Fisher Shines in Top English Course

First in a five-part series

This semester, English 178x: "The 20th Century American Novel" has moved to a larger lecture hall three times--and students are still sitting on the floor.

Each Monday and Wednesday at noon, nearly 250 undergraduates flock to Emerson Hall 105 to hear Reid Professor of English and American Literature Philip J. Fisher lecture in what some say is the best English class at Harvard.

"It was really a calculated choice [to take the class]," says Sarah K. Matteson '99. "I chose to take 178x instead of 10b because I am thinking of declaring in English and a senior told me it was more inspiring."

Fisher, standing at the podium in a black shirt and green blazer, enchants his students with his expressive and welcoming lectures.

Almost never looking down at his notes, Fisher's teaching style is far from pedantic, as he blends humor into the class and actually talks to his students.


"Once you open a parenthesis, anything can happen," Fisher said in lecture on Monday, stirring laughter in the class.

The three goals of the course are to give a detailed reading of twentieth century literature, to define the basic narrative terms and to connect the literary works to the wider cultural perspective of the time.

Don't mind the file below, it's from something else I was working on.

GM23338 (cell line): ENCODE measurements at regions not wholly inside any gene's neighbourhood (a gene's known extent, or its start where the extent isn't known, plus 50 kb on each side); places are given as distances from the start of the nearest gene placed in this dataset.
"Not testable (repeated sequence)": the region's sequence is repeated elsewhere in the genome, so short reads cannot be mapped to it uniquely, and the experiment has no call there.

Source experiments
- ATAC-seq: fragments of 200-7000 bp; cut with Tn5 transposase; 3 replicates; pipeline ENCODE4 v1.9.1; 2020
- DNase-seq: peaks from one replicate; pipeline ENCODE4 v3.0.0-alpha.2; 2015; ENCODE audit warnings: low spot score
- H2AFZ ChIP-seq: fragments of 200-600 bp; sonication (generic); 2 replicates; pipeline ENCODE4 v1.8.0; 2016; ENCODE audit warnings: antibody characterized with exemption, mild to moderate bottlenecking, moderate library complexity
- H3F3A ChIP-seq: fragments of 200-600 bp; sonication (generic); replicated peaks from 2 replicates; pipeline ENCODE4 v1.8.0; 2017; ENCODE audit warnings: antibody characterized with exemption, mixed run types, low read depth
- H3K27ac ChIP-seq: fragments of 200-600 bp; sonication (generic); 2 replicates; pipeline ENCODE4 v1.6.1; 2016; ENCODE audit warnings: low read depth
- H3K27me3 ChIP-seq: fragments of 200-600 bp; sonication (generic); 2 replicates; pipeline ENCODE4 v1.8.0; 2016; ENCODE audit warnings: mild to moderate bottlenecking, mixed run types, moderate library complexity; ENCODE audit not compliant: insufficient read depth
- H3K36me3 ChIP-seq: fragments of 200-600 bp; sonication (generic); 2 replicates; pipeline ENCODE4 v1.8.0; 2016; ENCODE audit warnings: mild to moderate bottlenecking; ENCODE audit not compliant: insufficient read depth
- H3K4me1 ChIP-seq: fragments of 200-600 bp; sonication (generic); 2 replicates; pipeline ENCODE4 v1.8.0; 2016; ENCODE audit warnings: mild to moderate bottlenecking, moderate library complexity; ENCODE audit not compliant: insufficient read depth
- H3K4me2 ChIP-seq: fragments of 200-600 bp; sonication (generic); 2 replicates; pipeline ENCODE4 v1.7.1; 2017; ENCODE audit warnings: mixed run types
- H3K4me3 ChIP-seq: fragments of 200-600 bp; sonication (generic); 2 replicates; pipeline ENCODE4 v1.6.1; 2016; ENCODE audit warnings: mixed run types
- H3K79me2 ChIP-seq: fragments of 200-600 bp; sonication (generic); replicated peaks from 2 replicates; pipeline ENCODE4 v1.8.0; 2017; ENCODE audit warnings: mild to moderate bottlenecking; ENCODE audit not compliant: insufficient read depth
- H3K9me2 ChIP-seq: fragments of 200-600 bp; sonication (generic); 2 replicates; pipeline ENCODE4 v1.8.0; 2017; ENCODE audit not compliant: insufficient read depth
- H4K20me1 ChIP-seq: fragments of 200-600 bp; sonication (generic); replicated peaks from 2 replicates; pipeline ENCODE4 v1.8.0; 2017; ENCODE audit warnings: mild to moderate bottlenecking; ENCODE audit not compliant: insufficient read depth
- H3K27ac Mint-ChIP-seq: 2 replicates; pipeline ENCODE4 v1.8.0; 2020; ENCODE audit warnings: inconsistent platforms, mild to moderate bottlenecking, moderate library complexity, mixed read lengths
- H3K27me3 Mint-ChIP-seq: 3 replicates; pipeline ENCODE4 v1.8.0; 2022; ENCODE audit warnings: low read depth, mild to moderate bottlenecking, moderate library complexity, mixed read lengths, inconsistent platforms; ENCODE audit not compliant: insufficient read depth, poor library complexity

"It's designed to be analysis of twentieth century American culture," Fisher says.

The extensive reading list focuses primarily on twentieth century American writers such as Edith Wharton, Toni Morrison, Willa Cather, Jack London and William Faulkner.

Fisher says he added John Updike to the syllabus this year to give the course a more modern perspective.

"This course is designed for people who love to read," Fisher says. "This course is designed for mainly juniors and seniors as an elective that is a sophisticated analytic course in literature."

Fisher adds, "If it were perfected, it would have problem sets."

Many students say they find the reading load overwhelming.

"I think that if you aren't a quick reader, you can easily fall behind," says Matteson. But almost universally, students say Fisher's talent makes up for the workload.

"Phil Fisher is just God," says Matteson. "Everything he says just drips with meaning."